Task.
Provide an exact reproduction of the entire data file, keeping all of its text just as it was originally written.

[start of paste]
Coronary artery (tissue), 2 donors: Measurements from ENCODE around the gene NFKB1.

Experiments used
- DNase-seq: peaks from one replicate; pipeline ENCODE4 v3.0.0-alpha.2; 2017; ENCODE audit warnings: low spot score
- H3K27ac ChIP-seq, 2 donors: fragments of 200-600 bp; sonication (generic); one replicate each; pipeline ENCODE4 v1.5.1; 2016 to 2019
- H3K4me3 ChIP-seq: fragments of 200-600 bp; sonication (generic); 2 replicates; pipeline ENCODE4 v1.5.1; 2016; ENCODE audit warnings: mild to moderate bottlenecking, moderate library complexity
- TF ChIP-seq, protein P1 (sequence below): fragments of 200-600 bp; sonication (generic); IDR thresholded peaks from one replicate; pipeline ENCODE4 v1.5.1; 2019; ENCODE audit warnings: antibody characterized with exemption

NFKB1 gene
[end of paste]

Coronary artery (tissue), 2 donors: Measurements from ENCODE around the gene NFKB1.

Experiments used
- DNase-seq: peaks from one replicate; pipeline ENCODE4 v3.0.0-alpha.2; 2017; ENCODE audit warnings: low spot score
- H3K27ac ChIP-seq, 2 donors: fragments of 200-600 bp; sonication (generic); one replicate each; pipeline ENCODE4 v1.5.1; 2016 to 2019
- H3K4me3 ChIP-seq: fragments of 200-600 bp; sonication (generic); 2 replicates; pipeline ENCODE4 v1.5.1; 2016; ENCODE audit warnings: mild to moderate bottlenecking, moderate library complexity
- TF ChIP-seq, protein P1 (sequence below): fragments of 200-600 bp; sonication (generic); IDR thresholded peaks from one replicate; pipeline ENCODE4 v1.5.1; 2019; ENCODE audit warnings: antibody characterized with exemption

NFKB1 gene